This fixedness of heart, which is so blessed, is the result of habitual trust. Trusting in the Lord. We can form habits of trust, as of any other act of the mind. It is not a single act of faith, or a spasmodic intermittent trust, which will ensure this fixedness of heart. Built must be perpetually repeated until the habit is formed. We must put our will into it, and we must abandon everything which would render such trust impossible, as all allowed sin will and must. – S.C.

It’s for this reason that some people, when given bad news about their health, have a complete calmness about them, a peace that passes all understanding, while others go home, pull the curtains shut and go to bed to avoid having to deal with the reality of their situation. It’s for this reason that some of us find ourselves in debt because of certain spending habits that have been established while others roll with the punches when something comes up they weren’t expecting to have to spend their money on.

Established habits and routines are comforting. We count on them when everything else around us goes haywire. The Hebrew word for establish is samak which means to lean against, rest weight upon, to support.

One commentator says this:

“[Trusting] in Christ, the essential Word…leaning upon him, laying the whole stress of his salvation upon him.”

Paul says the same thing in Ephesians 3:17 (NIV).

“And I pray that you, being rooted and established in love, may have power, together with all the Lord’s holy people, to grasp how wide and long and high and deep is the love of Christ,  and to know this love that surpasses knowledge—that you may be filled to the measure of all the fullness of God.”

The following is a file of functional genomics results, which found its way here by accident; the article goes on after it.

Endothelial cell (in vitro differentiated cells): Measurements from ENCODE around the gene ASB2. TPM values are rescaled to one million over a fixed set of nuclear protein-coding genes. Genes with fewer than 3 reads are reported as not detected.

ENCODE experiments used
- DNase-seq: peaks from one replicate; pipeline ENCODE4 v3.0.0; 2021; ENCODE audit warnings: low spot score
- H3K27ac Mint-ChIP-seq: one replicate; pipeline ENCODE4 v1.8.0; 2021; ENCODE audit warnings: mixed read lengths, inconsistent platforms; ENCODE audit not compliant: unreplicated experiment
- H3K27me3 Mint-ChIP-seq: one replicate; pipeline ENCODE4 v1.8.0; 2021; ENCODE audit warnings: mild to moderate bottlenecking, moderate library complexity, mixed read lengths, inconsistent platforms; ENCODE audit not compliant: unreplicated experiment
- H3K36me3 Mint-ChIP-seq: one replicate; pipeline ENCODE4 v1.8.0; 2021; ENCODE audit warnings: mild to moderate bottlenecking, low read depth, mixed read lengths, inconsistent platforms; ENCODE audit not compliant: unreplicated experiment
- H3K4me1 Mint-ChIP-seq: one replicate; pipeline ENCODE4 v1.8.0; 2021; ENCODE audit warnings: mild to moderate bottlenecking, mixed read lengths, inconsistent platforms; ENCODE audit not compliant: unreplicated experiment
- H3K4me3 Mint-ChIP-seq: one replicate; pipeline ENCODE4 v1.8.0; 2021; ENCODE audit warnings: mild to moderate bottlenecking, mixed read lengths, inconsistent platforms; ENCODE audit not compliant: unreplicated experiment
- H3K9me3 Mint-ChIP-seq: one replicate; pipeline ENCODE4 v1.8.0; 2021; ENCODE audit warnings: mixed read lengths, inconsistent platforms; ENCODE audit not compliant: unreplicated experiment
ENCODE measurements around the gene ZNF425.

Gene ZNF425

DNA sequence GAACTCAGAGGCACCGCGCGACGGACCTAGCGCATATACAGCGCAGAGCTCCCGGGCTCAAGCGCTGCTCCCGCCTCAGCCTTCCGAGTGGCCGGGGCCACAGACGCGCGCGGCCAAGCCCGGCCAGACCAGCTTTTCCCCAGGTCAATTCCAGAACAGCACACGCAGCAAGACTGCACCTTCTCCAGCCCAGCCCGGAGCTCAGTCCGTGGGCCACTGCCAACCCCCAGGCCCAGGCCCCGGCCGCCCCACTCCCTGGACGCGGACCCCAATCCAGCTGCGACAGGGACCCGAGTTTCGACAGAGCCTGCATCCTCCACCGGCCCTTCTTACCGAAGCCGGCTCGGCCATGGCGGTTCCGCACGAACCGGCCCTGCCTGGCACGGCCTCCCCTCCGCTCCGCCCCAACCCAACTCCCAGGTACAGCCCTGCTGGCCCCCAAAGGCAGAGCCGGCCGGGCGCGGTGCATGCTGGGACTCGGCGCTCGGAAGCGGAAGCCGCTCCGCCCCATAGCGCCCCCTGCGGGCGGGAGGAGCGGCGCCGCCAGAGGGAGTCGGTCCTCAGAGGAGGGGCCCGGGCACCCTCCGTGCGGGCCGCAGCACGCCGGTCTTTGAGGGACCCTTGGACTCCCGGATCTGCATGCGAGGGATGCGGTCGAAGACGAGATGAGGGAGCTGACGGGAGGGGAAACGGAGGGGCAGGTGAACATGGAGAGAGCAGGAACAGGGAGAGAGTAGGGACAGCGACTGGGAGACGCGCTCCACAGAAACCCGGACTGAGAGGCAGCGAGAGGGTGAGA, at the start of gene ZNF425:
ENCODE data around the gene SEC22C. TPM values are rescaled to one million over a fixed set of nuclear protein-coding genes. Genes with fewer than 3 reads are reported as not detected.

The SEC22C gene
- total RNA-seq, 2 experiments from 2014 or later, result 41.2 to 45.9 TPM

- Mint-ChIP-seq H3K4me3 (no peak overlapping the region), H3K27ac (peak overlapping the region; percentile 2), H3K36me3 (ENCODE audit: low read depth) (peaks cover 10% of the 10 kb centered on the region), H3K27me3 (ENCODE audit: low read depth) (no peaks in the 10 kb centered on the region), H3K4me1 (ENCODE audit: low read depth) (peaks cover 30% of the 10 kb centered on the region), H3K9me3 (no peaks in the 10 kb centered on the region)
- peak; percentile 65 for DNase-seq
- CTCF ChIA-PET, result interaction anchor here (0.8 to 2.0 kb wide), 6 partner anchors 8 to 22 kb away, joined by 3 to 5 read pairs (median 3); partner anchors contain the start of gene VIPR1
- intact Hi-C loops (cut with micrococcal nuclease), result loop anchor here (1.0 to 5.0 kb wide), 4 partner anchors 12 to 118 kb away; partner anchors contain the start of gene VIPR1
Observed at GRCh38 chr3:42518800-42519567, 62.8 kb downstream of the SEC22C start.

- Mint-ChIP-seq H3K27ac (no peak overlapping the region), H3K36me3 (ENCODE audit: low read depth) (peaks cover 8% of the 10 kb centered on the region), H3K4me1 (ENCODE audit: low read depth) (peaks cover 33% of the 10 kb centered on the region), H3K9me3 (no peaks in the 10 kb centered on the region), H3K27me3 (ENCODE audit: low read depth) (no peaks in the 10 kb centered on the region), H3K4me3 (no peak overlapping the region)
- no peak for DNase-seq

Having been established in love, the reader can then fully grasp the love of God. Without the foundation of God’s love, the very root of our souls, we cannot know the depth of it for ourselves. In the same way, the Psalmist is arguing the case for the righteous life. The way to it is the established fear of the Lord as the base from which flow all other disciplines and blessings of righteousness, one being a steadfast heart as quoted in verse seven.

To drive it home just a bit further, note Ezekiel 24:2 in the King James version:

“Son of man, write thee the name of the day, even of this same day: the king of Babylon set himself against Jerusalem this same day.”

In other translations the wording is laid siege to Jerusalem, the same word, samak, used in Ezekiel and again in Psalm 112:8. Essentially, King Nebuchadnezzar, driven by his animosity for both God and His people, set himself or bore of his weight upon, the task of destroying Jerusalem. That the same word is used in this verse as it is in Psalm 112 speaks to the strength of its meaning. King Nebuchadnezzar set himself against Jerusalem and laid siege to it. His heart was established, and his actions backed it up.

In answer to the question at the beginning, Scripture shows both that a heart established in truth renders righteousness while, at the same time, the continual righteous acts of the person further establishes a righteous heart.

So what are your habits established in? What is your thought process established in? Why do you do what you do? Are your habits motivated by righteousness, or are they merely perpetual action?